Adler on the Goods of Our Lives

by Mortimer J. Adler, Ph.D.

Question: In our society we place a great value on attaining material goods. We tend to judge people by their material success. But the moralists and the saints are always preaching against materialism and the pleasure of the senses. What is materialism, and why is it supposed to be bad?

Dr. Adler: Men have adopted three basic attitudes toward material goods and satisfactions.

The first is asceticism — the total rejection of material goods and sensual satisfactions. Some ethical and religious thinkers hold that the material world is of no importance or, worse, a vicious hindrance to the attainment of spiritual perfection. This is a pervasive and perennial attitude. It has been the dominant ideal of Hindu religion and ethics. While it is not central in the Western religions, it has played an important part there, too.

The second attitude is materialism or sensualism — the avid pursuit of worldly possessions and physical pleasures as the basic human goods. This is also a pervasive and perennial attitude. In its crudest form, it makes money the be-all and end-all of life. We find expressions of it in the flip cynicism of the popular song “Diamonds Are a Girl’s Best Friend” and in the familiar adage “Eat, drink, and be merry, because tomorrow we die.” It is interesting to observe that no great book and no great moral philosopher ever taught this doctrine. The people who preach and practice it probably do not have the time or inclination to write books.

The third attitude affirms the value of both physical and spiritual goods. According to this view such physical goods as wealth, health, food, and sexual pleasure are genuinely good and should not be denied. But, it is maintained, they should be subordinated to spiritual goods — knowledge, justice, love — for the total well-being of the person and the welfare of the community. Of all three attitudes, this middle one is the most difficult to practice.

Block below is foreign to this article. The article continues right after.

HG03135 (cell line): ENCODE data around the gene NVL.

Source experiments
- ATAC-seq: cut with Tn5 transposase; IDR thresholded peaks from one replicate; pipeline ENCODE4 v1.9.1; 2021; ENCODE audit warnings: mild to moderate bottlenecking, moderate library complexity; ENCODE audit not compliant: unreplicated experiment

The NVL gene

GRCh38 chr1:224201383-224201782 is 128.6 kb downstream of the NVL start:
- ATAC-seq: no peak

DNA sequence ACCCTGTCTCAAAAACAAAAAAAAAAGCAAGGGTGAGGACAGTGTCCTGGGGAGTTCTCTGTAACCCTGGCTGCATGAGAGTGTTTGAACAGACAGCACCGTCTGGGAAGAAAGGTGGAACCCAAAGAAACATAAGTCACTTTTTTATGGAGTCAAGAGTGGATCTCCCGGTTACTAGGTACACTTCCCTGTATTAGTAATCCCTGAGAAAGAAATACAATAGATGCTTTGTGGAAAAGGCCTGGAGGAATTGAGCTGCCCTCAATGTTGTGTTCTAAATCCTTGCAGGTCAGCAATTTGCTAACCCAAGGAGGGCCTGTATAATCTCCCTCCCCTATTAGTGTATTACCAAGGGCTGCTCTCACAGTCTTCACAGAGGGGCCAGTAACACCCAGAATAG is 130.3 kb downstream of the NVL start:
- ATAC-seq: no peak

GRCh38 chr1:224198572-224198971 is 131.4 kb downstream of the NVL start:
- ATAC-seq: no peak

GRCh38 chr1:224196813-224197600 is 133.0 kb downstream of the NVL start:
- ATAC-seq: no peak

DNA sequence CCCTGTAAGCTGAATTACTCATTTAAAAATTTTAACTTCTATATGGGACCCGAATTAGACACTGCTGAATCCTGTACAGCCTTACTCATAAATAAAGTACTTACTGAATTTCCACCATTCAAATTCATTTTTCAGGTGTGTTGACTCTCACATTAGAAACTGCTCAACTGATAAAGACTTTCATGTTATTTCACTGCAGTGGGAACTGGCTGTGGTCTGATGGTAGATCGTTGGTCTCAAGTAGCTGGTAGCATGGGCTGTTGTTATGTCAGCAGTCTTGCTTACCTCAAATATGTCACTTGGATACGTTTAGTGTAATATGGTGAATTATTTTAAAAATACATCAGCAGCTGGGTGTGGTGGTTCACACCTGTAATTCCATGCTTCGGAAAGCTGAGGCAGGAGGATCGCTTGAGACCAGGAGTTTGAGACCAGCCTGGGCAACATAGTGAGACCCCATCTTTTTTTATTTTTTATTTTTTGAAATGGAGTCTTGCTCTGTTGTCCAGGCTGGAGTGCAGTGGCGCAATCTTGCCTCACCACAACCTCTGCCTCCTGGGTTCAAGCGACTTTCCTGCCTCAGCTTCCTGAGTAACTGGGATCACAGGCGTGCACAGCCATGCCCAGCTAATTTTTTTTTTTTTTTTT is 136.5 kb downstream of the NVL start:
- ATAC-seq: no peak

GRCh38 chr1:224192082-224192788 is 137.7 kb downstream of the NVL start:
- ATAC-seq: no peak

The ascetic way is hard at first, but, once mastery of the will has been attained, it becomes comparatively easy. The ascetic simply says No to the world and the flesh, and in time unsatisfied desires wither away. The materialist or sensualist simply says Yes to whatever gratifies his senses or fills his pocketbook. Like the ascetic, he is a specialist and does not have the problem of welding the physical and spiritual goods into a unified harmony. The man who follows the middle way has this problem all the time. It is his constant care and concern to keep the two kinds of goods in the proper order and proportion.

Nevertheless, there is some reason to believe that most of us, if we thought about it, would choose the middle way. But most of us are unable or unwilling to exercise the attention and care that it requires. We tend to forget the proper use and end of the material goods we pursue.

First, we buy a car for simple transportation purposes. Then it becomes an item of prestige and conspicuous consumption. Next, one car is not enough — we must have at least two or three. Finally, we become devoted to the automobile almost as if it were an end in itself. We have become possessed by our possession. It is using us, instead of we it.

The realization that evil lies in the attachment to material goods, not in the goods themselves, is expressed in our philosophic and religious tradition. Aristotle distinguishes between legitimate wealth-getting, which provides us with the means we need in order to lead a good human life, and the piling up of wealth for wealth’s sake. The Bible asserts the goodness of the material world, as created by God for man. It inveighs against the corruption of soul that often accompanies great wealth, but not against wealth itself. The rich young man in the Gospels is at fault not because he is rich, but be cause he is such a slave to his wealth and comfort that he cannot give it up to follow after the spirit and the truth.

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